How to Grow Kale

Since this is one of the few greens that I actually like when cooked, I decided to try growing it this year.

Botanical Information


  • Brassica oleracea acephala


  • until the Middle Ages, kale was one of the most common green vegetables eaten in Europe wikipedia
  • considered to be the most primitive members of the cabbage family
  • originated in eastern Mediterranean area and Asia Minor

Physical Description

  • green or purple leaves in which the central leaves do not form a head, like other brassica greens

Varieties & Cultivars

Categories or Types of Kale

Classification is done usually by leaf type:

  • Curly-leaved (Scotch types, Scots kale; blue curled kale)
  • Plain-leaved (Russian or Siberian types)
  • Rape kale
  • Leaf and spear (a cross between curly-leaved and plain-leaved kale)
  • Bumpy-leaved (Italian Lacinato, black cabbage, better known by its Italian translation cavolo nero, and also known as Tuscan Cabbage, Tuscan Kale, and dinosaur kale)
  • Japanese kale (or Ornamental Brassicas) are primarily used for decorative plantings

Colors Available

  • varies in color from pale yellow to deep blue-green, with some purplish-red to black
  • blue-green varieties are thought to be more cold-hardy

Varieties to Grow

Growth Requirements

Climate & Temperature Requirements

Air Temperature

  • very cold hardy
  • mature plants will survive 10°F
  • you want the plant to mature in cold weather to develop sweetness
  • does not like heat; harvest before temps get over 80°F
  • blue-green varieties are thought to be more cold-hardy

Soil Temperature

  • will germinate in soil as low as 42°F


Day Length or Light Requirements

Site Conditions Favored

  • doesn’t mind part shade, but prefers full sun

Soil Requirements

Soil Texture

  • good drainage


Nutrient Requirements

  • enrich with compost or manure the previous season


Methods of propagation


  • sow very early in spring or late summer to mid-July onward for fall crop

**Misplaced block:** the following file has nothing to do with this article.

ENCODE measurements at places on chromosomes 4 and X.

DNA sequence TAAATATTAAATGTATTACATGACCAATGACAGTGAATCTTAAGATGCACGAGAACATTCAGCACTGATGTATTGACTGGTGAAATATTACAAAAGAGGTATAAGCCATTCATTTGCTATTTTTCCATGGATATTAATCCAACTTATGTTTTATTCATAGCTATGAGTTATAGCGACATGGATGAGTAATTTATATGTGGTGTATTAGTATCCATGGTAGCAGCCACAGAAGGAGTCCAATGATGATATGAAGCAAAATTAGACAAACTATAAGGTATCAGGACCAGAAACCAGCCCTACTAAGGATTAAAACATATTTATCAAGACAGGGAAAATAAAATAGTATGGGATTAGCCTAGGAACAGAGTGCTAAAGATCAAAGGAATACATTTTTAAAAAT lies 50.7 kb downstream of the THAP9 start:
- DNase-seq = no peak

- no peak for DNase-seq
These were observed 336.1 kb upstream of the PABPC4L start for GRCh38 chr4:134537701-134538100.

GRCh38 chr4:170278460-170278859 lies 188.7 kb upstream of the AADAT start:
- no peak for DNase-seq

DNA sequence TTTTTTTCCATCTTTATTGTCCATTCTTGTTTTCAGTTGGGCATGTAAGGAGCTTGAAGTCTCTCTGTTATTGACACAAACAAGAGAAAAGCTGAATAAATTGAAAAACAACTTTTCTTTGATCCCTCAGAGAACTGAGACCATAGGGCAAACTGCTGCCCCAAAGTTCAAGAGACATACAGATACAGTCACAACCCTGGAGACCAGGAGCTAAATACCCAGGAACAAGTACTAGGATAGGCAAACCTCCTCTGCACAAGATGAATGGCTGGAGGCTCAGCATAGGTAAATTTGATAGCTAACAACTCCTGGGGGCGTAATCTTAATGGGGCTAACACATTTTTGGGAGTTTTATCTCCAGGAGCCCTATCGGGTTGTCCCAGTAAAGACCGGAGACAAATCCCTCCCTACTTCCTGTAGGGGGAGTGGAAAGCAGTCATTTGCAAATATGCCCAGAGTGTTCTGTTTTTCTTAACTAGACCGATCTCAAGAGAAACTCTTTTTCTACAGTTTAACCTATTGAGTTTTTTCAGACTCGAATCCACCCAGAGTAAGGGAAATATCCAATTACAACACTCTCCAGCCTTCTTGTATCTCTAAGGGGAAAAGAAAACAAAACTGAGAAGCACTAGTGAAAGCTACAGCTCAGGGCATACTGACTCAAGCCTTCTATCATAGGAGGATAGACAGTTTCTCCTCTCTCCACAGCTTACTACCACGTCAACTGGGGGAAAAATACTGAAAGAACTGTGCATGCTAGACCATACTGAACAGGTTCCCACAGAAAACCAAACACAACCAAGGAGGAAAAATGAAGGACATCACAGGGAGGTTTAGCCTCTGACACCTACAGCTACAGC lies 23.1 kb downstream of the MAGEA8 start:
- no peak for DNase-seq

• if direct seeding, make sure the soil doesn’t crust over so the seedling can pop through
  • starting seed in the fall for an over-winter crop results in the sweetest shoots in springtime



Transplanting or Potting Up

Seed Saving

Planting Out

Bed Prep & Soil Amendments

long-standing plant, so work in plenty of compost and lime (if needed)

Bed Spacing

  • 15″ 
  • 18″ (

Row Spacing

  • 18″ (

Planting Depth

  • 1/4″-1/2″
  • 1/2″-3/4″

Alternative Bed Methods

  • Biointensive spacing: 15″

Container Gardening

  • good choice for growing in containers 

Routine Cultivation & Maintenance

Water Requirements

Fertilization Recommendations

  • kale benefits from general foliar fertilizer during the growing season

Mulching & Weeding

  • keep weeds under control with regular hoeing
  • mulch thickly when the ground freezes

Pinching or Pruning & Dividing

  • remove yellowing leaves around the base



  • winter survival will be improved by mulching and dosing with seaweed meal, ashes, or other potash source in the fall (overwintered shoots are sweet and choice)
  • earth up plants as winter approaches to protect against frost; mulch thickly

Companion Planting

Helpful Companions

  • beets
  • celery
  • cucumbers
  • dill
  • garlic
  • hyssop
  • lettuce
  • mint
  • nasturtium
  • onions
  • potatoes
  • rosemary
  • sage
  • spinach
  • chard

Harmful Companions

Companion to..

Pests, Diseases & Problems

  • it’s very important to not plant brassicas in the same spot more than once every 4 years

Common Pests

Common Diseases


Whole Plant






Harvesting & Storage

Edible Parts of the Plant

  • leaves and tender stems
  • some varieties produce edible flower shoots (kale raab) in spring


Days to Harvest / Harvest Timing

  • matures in 8-9 weeks
  • at 5 cm high, you can start removing leaves for cut-and-come-again crop
  • wait until the plants have gone through a frost to sweeten them up; the leaves will wrinkle and strengthen when they have gone through a cold snap

Harvest Methods

  • As a ‘cut and come again’ crop you can start removing leaves when the plant is just 5cm high. The new leaves will continuously form. Alternatively wait till October before you start removing tender leaves from the top of the plant. Once the main crown has been harvested side shoots will form which will be ready to harvest from February to May. Pick shoots that are 10 to 15cm (4 to 6in) long and still young.
  • harvest individual leaves as you need them
  • avoid cutting the developing bud at the center of the plant

Storage of harvest







Nutritional Benefits & Values

With six times more calcium than broccoli and spinach, high levels of antioxidants and vitamins A, C and K, nutritionists would consider Kale as a ‘super-food’.




Cooking Methods

  • if the leaf is young and tender (stem snaps cleanly and is succulent), then cook like broccoli
  • older leaves are tougher and should be de-stemmed and chopped roughly
  • steam or braise for just a few minutes (lacinato kale takes longer to cook)
  • put in soups

Recipes (link to …/category/recipes/tag/Kale)



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